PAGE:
This Wednesday is Administrative Professionals Day, a day to recognize and celebrate the work of secretaries, administrative assistants, receptionists, executive assistants and other administrative professionals. While it is one of the most celebrated workplace observances, the day is also met with mixed feelings.
I can understand the ambivalence. As a past administrative assistant and receptionist, I’ve done everything from taking out trash and cleaning toilets to organizing large events. There were days when I enjoyed the satisfaction of simple tasks like making labels for a mailing or helping someone navigate a website. But there were also awkward moments.—For example, working as a receptionist for a small investment company, I ate cake and chatted with executives and admins alike at an office baby shower. At the end of the shower though, no one seemed to know what to do with their plates. Should they walk 5 feet to put them in the kitchen? Or leave them there for me to clean up? There were only 7 of us in the room, so there was no hiding your decision. They chose to leave them, after making some hesitant glances at me. It was an uncomfortable reminder for all of us of our differing statuses. And I felt condescended to.—I had a two unvoiced protests, both in defense of my dignity. “Don’t feel sorry for me. I know who I am. I respect my work. So should you.” The second was “I can’t believe I have to serve these spoiled people. There’s more to me than this job.”
A quick scan of some online forums and articles revealed that I wasn’t alone in my angst.
From a forum:
I am an Admin Assistant (struggling writer!) and one of my co-workers wished me a Happy Secretary’s Day and now I am fighting back tears. It’s not that I look down on secretaries, but for some reason I feel demeaned by this holiday. Am I wrong to feel this way?
From another forum:
…I too am tired of doing administrative work…You are pretty much looked down on, talked down to, treated like an office maid, and expected to handle more and more responsibilities as if you are a robot. People don’t respect you or your space…One day my boss asked for some staples. I gave him a strip of staples to to put in his stapler, and he throws it at me and tells me to put the staples in it.
And here’s some thoughtful analysis from a U.S. News blogger about why she sees the holiday as patronizing. Her bottom line:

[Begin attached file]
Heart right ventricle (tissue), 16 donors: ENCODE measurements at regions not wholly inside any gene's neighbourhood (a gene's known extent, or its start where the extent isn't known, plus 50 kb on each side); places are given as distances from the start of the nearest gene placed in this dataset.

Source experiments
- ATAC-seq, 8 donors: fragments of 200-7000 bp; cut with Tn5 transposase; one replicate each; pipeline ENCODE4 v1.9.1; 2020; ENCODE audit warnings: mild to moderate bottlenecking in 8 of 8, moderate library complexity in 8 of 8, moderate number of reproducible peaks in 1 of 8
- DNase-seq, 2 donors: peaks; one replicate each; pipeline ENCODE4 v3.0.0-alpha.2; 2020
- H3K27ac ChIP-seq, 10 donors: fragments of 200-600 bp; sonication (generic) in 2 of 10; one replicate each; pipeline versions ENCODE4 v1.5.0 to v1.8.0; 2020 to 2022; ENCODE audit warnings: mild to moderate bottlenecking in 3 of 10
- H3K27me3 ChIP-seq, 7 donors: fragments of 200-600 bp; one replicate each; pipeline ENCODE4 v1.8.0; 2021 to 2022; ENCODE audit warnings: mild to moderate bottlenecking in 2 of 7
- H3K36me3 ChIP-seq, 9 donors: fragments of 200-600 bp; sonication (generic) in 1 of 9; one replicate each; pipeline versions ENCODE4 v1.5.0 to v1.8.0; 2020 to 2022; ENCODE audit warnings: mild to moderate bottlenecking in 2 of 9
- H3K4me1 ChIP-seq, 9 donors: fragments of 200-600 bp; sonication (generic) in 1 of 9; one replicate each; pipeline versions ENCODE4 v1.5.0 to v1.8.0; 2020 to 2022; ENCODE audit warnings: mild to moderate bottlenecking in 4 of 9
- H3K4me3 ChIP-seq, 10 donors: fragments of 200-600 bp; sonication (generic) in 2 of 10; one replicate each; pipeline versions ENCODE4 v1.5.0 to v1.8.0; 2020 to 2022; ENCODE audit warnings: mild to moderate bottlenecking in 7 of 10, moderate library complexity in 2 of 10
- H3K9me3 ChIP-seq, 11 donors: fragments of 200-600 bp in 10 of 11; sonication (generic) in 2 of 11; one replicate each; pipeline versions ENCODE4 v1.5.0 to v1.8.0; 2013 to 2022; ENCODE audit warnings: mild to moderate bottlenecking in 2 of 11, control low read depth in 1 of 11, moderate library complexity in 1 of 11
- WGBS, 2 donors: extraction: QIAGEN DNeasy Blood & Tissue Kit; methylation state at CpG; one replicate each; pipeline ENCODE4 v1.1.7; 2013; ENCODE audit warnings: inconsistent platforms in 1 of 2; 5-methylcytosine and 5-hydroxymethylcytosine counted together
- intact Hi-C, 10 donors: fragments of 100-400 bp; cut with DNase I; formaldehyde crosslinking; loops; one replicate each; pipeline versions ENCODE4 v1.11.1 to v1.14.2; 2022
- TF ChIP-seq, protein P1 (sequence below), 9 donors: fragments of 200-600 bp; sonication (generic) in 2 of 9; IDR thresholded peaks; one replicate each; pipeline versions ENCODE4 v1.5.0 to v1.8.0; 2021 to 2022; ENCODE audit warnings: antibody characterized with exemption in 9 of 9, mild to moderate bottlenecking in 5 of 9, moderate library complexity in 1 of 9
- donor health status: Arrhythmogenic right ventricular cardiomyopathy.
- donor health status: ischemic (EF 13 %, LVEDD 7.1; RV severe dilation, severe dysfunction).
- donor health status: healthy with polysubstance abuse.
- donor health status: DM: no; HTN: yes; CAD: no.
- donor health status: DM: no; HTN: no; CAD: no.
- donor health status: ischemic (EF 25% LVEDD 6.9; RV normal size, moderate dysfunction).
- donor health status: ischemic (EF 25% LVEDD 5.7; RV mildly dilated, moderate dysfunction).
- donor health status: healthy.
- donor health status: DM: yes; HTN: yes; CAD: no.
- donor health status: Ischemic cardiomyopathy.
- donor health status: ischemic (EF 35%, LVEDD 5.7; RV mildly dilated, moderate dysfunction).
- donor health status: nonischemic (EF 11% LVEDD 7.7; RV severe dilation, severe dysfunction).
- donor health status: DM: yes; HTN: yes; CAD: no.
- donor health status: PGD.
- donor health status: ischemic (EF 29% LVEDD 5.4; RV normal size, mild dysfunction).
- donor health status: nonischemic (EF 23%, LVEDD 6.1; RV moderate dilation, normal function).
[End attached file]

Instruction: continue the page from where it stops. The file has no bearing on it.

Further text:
Admins deserve respect and appreciation year-round. They deserve professional development opportunities, useful feedback and to be taken seriously as people doing important professional work. And they deserve to be compensated and rewarded in accordance with the work they perform…Flowers and a card once a year are no substitute for any of that, and continuing the practice threatens to keep them from being seen as professionals like every other professional in the workplace.
How does the Bible help us think about some the status issues at play here—whether we’re the administrative person or the awkward (or even obnoxious) co-worker or boss?
First, we should recognize the value of administrative work. Each person’s work, regardless of the status of his/her position, contributes to the good of the whole organization. We should fully respect people who, on a daily basis, are responsible for the “behind the scenes” work of supporting and enabling others. The God-given ability to do this job well is recognized in the Bible as the gift of helps. The gift reflects the nature of the giver–God. It requires detail-oriented attentiveness and anticipation of others’ needs.
Second, if we interact with administrative professionals, we can respect them as whole people—just like ourselves—not defined only by their jobs, not mere servants. Part of the “humiliation” of a low status position is how others see–or don’t see–you. Constantly serving others—especially in a job that is thankless or not well paid, or where one feels disrespected—can be demoralizing. Administrative professionals arrive at their positions from different avenues. Some see their jobs as a stepping-stones to other opportunities. For others, administrative work is a career choice; they are good at and enjoy it. When we take time to really see each other, when we affirm others’ dignity, we connect with our own humanity and participate in God’s work of calling each other into fullness.
And finally, we should all remember our equal status before God.
“Not many of you were wise by human standards, not many were powerful, not many were of noble birth. God chose what is foolish in the world to shame the wise; God chose what is weak in the world to shame the strong; God chose what is low and despised in the world, things that are not, to reduce to nothing things that are, so that no one might boast in the presence of God. (1 Cor. 1:26–29; emphasis added)
In 1 Corinthians, Paul reminds the congregation in Corinth that most of them do not come from the ranks of the privileged classes. Instead, God accomplishes his purposes with ordinary people. Since Paul’s day, many Christians have attained positions of power, wealth, and status. However, his words remind us that we insult God if we allow these things to make us arrogant or disrespectful toward people in lower-status positions. Paul’s point is that such distinctions have no place among the people of God. We can never regard other people as “less than” or insignificant.